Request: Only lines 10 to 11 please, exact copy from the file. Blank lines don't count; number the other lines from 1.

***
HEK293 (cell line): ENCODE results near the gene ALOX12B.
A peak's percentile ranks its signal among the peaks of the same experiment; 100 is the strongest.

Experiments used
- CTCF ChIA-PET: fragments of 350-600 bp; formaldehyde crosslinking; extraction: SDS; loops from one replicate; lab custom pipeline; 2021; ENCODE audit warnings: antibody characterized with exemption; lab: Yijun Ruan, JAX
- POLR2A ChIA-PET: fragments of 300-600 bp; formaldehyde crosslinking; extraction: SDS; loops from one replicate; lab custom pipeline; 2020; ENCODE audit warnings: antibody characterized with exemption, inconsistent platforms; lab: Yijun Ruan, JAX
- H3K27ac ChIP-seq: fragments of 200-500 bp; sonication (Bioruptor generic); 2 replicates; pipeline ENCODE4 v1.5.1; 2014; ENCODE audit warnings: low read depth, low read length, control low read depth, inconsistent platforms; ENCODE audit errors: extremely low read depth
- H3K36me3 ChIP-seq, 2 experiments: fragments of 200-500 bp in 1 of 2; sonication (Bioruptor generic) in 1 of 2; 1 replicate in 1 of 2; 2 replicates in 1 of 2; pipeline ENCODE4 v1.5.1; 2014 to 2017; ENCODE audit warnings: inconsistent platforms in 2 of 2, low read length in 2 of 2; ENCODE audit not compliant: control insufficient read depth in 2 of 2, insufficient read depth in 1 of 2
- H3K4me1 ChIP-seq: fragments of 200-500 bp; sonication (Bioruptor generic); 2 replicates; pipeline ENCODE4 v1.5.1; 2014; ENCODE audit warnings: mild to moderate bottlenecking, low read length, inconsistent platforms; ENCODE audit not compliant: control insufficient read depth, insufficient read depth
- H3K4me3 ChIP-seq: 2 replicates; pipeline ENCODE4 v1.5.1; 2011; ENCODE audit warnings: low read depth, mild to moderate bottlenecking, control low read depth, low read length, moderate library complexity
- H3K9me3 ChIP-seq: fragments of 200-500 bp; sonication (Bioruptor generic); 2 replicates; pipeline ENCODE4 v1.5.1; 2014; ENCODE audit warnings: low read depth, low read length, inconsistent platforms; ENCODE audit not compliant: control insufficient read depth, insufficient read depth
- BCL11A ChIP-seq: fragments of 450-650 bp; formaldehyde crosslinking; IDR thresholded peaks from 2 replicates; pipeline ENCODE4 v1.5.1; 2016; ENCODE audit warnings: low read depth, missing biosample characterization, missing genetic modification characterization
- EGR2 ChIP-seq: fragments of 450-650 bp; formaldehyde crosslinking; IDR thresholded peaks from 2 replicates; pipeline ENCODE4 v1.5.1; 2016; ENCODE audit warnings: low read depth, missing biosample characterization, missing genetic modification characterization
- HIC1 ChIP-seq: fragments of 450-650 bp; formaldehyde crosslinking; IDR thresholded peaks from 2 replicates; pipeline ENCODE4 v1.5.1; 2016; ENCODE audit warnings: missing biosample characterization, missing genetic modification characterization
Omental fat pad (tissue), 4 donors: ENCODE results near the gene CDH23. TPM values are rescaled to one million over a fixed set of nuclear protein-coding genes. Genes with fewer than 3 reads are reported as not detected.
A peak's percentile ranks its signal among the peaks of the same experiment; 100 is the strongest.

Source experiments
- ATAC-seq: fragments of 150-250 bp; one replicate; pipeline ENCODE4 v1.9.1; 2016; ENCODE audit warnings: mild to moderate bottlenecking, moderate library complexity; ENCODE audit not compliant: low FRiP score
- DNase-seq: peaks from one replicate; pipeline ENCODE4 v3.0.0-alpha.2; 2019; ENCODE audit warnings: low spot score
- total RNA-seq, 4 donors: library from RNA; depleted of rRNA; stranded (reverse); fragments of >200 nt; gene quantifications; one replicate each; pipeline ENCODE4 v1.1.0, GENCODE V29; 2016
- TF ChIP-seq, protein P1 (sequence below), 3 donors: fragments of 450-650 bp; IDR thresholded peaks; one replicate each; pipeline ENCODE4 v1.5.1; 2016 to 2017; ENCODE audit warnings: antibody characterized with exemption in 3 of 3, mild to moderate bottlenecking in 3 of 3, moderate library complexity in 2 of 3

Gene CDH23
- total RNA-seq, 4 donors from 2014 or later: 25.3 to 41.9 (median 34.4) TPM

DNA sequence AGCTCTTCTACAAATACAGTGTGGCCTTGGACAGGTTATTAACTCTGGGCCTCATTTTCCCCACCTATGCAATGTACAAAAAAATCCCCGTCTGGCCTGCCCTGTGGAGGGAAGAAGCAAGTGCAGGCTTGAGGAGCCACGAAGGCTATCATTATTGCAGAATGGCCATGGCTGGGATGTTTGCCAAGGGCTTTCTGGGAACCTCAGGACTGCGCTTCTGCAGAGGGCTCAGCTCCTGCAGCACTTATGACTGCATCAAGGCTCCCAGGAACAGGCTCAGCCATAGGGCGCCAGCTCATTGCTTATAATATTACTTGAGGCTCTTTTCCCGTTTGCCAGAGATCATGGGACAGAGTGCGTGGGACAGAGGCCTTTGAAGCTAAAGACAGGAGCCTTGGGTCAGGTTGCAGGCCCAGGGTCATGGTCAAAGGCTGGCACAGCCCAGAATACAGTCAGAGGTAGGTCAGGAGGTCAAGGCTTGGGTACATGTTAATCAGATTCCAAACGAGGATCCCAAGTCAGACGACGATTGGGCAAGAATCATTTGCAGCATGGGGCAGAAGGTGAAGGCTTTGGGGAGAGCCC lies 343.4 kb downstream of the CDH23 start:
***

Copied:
- H3K9me3 ChIP-seq: fragments of 200-500 bp; sonication (Bioruptor generic); 2 replicates; pipeline ENCODE4 v1.5.1; 2014; ENCODE audit warnings: low read depth, low read length, inconsistent platforms; ENCODE audit not compliant: control insufficient read depth, insufficient read depth
- BCL11A ChIP-seq: fragments of 450-650 bp; formaldehyde crosslinking; IDR thresholded peaks from 2 replicates; pipeline ENCODE4 v1.5.1; 2016; ENCODE audit warnings: low read depth, missing biosample characterization, missing genetic modification characterization